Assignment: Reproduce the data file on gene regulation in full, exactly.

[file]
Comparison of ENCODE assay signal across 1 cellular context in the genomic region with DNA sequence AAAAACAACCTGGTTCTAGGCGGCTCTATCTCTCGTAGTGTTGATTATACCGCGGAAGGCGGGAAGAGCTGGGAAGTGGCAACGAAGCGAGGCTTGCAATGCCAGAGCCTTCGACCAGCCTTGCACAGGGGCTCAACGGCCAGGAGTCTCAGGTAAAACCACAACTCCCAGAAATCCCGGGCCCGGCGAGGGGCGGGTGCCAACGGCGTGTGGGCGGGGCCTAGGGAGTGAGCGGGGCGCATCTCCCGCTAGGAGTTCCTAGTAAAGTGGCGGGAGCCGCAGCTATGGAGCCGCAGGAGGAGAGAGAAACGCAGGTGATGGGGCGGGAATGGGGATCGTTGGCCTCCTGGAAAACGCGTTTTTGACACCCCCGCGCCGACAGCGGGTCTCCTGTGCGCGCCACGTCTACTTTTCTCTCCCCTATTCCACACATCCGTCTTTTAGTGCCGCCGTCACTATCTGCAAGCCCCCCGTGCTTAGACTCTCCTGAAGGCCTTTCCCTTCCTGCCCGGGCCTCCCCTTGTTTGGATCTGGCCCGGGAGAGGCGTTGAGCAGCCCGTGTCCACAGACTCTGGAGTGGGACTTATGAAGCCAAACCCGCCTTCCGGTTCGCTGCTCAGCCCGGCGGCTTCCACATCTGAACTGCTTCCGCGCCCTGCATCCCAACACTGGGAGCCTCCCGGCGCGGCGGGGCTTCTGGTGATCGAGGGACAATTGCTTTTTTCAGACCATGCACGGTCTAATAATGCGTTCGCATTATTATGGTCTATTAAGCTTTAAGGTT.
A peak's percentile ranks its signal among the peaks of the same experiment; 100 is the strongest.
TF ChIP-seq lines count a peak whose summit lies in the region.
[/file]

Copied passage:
Comparison of ENCODE assay signal across 1 cellular context in the genomic region with DNA sequence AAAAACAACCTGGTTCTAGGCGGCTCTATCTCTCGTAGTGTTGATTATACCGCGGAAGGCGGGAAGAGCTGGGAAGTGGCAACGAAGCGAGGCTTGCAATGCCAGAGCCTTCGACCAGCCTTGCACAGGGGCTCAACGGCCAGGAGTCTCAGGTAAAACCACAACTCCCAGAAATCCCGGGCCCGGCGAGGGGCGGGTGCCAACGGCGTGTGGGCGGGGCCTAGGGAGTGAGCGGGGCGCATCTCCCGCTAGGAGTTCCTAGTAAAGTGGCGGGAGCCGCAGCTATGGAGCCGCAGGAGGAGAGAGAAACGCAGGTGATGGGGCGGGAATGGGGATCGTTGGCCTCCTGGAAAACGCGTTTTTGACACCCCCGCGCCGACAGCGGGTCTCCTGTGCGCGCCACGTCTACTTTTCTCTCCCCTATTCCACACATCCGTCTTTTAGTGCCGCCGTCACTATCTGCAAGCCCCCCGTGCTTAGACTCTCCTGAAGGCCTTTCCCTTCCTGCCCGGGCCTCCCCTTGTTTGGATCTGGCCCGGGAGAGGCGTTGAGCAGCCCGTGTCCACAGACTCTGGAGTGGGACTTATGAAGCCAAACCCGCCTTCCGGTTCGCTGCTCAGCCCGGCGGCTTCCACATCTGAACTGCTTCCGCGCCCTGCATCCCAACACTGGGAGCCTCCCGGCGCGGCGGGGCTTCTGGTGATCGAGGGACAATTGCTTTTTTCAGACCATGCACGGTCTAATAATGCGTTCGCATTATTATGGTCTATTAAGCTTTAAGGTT.
A peak's percentile ranks its signal among the peaks of the same experiment; 100 is the strongest.
TF ChIP-seq lines count a peak whose summit lies in the region.